"Fuel for the Fire"

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Rev. Gusti Linnea Newquist

December 24, 2022


Based on Isaiah 9:1-5. No More Suffering

A beloved Hasidic tale, as told by the author, Holocaust survivor, and Nobel Laureate Eli Wiesel, goes something like this:

When the great Rabbi Israel Baal Shem-Tov saw misfortune threatening the Jews it was his custom to go to a certain part of the forest to meditate. There he would light a fire, say a special prayer, and the miracle would be accomplished and misfortune averted.

Later, when his disciple had occasion, for the same reason, to intercede with heaven, he would go to the same place in the forest and say, “Master of the Universe, listen! I do not know how to light the fire, but I am still able to say the prayers.” And again the miracle would be accomplished.

Still later, another Rabbi, in order to save his people once more, would go into the forest and say, “I do not know how to light the fire, I do not know the prayer, but I know the place and this must be sufficient.” It was sufficient, and the miracle was accomplished.

Then it fell to yet another Rabbi to overcome misfortune. Sitting in his armchair, his head in his hands, he spoke to God: “I am unable to light the fire and I do not know the prayer; I cannot even find the place in the forest. All I can do is to tell the story, and that must be sufficient.” And it was sufficient. God made humankind because God loves stories.

Friends we have quite the story tonight. An ancient story of a birth and a baby and angels and shepherds and swaddling clothes and a stable. A story that once was its own modern riff on an even more ancient story of a prophet and his vision for a time when the human condition has been so transformed by compassion that the light shines and the fire burns and the space between - yes even the darkness - is held holy, if just for a moment.

These stories emerge from the most dismal of times: warfare and exile for the prophet Isaiah; occupation and oppression for the Gospel of Luke. As does the story of one Hasidic Rabbi after another seeking a miracle in the midst of misfortune. Stories of miraculous hope, it turns out, often emerge from dismal times.

In our time, as well, when we cannot fuel our own fire, when we have no prayers left to pray, when we find ourselves utterly lost in our own homes much less in the forest, this particular story continues to save the day, with its promise that an unwed pregnant teenager from the sticks can give birth to the most beloved child in human history and that a barn in the back of a rundown motel can become the beloved birthing room for a king.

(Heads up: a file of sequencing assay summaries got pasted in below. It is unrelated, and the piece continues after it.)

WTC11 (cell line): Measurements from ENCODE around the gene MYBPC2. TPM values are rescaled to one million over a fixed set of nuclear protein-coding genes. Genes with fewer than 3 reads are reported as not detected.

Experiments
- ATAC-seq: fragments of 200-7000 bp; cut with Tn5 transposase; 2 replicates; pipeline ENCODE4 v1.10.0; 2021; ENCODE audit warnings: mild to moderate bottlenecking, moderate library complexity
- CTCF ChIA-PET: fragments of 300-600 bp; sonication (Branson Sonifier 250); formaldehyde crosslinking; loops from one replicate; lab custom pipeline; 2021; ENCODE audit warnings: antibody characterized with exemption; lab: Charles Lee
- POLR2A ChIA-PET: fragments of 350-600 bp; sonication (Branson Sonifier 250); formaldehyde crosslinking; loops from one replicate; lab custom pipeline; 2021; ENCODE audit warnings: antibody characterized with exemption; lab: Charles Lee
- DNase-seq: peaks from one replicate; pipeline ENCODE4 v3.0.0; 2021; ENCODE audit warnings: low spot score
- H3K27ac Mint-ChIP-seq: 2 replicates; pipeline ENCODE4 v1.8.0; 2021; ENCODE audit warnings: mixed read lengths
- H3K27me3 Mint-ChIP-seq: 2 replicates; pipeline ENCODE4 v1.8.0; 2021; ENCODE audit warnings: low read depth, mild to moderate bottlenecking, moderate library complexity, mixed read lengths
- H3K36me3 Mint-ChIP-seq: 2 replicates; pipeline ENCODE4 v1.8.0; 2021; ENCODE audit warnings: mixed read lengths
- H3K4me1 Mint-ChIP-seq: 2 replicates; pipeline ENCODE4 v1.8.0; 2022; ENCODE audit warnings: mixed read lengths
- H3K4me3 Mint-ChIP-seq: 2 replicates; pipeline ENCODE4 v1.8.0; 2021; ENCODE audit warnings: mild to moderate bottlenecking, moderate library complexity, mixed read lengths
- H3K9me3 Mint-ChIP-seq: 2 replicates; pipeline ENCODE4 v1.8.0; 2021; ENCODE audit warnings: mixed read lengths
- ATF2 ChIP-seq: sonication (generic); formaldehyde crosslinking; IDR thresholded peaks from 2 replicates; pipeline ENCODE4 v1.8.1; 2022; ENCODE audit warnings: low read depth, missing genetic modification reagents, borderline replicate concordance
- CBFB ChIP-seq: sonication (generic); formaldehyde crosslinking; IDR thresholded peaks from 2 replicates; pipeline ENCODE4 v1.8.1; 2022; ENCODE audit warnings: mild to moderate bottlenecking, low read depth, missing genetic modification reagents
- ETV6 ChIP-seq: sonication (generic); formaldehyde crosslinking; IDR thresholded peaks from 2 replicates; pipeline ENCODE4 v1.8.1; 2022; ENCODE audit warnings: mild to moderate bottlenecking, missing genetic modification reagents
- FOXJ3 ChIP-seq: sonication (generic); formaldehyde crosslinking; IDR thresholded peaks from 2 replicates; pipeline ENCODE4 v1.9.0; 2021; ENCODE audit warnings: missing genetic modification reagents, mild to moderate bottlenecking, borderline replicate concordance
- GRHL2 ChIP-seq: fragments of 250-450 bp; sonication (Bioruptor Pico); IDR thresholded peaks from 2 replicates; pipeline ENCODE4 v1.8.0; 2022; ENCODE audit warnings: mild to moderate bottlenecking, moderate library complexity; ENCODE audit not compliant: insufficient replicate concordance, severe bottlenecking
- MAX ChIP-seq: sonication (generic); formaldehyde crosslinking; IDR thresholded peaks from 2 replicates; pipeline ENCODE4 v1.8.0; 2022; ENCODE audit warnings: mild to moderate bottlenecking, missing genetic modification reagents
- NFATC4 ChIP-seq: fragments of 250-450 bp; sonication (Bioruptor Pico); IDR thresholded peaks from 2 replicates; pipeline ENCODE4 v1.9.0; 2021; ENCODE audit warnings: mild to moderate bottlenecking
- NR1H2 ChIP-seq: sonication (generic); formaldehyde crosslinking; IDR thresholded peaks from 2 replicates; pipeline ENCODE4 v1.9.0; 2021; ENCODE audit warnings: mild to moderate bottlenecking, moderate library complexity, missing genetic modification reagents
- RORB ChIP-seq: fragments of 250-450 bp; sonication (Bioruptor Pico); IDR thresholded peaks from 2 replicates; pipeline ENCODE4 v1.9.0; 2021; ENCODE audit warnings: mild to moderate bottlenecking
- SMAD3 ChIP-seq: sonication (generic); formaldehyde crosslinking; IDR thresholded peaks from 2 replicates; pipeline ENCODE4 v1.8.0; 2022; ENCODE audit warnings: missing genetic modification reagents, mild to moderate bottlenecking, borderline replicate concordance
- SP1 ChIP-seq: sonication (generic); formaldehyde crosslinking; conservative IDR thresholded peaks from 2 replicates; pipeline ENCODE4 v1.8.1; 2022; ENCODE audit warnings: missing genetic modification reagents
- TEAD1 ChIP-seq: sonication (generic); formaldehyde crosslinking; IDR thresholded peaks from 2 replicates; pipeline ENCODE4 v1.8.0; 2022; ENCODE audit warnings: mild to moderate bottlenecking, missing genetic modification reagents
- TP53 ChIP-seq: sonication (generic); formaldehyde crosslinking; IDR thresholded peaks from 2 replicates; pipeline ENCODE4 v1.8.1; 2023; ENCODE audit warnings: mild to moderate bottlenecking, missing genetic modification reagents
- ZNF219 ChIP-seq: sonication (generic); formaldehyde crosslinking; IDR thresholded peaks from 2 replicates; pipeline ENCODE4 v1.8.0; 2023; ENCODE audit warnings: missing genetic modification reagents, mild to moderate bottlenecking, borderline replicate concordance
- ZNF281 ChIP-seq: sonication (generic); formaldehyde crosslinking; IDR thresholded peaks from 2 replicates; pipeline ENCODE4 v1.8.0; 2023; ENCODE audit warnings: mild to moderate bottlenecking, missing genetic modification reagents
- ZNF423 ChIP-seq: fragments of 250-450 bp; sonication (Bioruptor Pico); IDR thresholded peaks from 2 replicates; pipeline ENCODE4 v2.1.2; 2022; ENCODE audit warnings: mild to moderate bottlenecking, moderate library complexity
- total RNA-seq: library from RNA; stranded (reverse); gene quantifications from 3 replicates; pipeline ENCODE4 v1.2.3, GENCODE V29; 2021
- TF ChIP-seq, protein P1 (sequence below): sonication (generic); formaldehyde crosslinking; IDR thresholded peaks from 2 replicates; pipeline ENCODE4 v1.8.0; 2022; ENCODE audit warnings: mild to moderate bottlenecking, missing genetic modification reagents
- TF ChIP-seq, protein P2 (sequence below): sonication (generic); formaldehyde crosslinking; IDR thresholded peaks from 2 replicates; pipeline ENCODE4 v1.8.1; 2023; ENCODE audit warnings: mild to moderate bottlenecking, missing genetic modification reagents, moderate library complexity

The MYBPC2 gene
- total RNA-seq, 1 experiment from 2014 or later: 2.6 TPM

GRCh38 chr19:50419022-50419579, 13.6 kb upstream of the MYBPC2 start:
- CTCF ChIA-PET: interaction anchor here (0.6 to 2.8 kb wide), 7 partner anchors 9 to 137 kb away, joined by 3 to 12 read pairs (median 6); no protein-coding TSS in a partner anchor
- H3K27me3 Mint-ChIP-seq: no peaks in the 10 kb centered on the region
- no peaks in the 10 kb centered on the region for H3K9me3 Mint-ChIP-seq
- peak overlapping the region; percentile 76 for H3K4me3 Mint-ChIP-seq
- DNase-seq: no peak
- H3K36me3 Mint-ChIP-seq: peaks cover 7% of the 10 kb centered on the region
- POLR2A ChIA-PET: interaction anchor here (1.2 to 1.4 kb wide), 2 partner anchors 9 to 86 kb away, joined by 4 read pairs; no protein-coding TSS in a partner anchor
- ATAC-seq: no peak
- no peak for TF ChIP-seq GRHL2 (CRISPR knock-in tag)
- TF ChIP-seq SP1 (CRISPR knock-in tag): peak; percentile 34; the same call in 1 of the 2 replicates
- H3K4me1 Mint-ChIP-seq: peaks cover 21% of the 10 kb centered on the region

We, too, endure dismal times, in our own way, some of us openly, others of us in secret, and of course the entire planet is still, three years later, slogging through COVID, with a colleague of mine testing positive just this morning and another colleague immediately jumping in to help, agreeing to wrap up his own congregation’s Christmas Eve service a tad early so he can run over to their church and cover for her.

And therein lies the miracle of the story, right there, which is that somehow someway, in the midst of misfortune, at the end of the day, with God as our witness, we DO find a way to help one other make a way, even when it seems like there really is no way: when COVID hits at the last minute or the power goes out or the water pipes freeze or there really is no room left at the Inn.

The miracle of the story is that we really do still care about one another in the end, even with all of the mad Christmas mass marketing and the political posturing and the long-standing resentments that seem to boil over during the holidays, at least in my family (although surely not yours). The miracle of the story is that even in spite of every reason to give up hope, we really do still care that a baby was born 2000 years ago and we really do still care that babies are born today and we really do still care that somebody loves them and lo and behold most of the time that somebody turns out to be us.

Friends, the good news tonight is that whatever misfortune may lurk beneath your carefully cultivated Christmas Eve persona, whatever dismay might lie in wait just around the corner ready to take away your joy, the good news tonight is that the story of Christmas can transform every last bit of it into fuel for the fire of perpetual compassion in a never-ending story that really does save the world.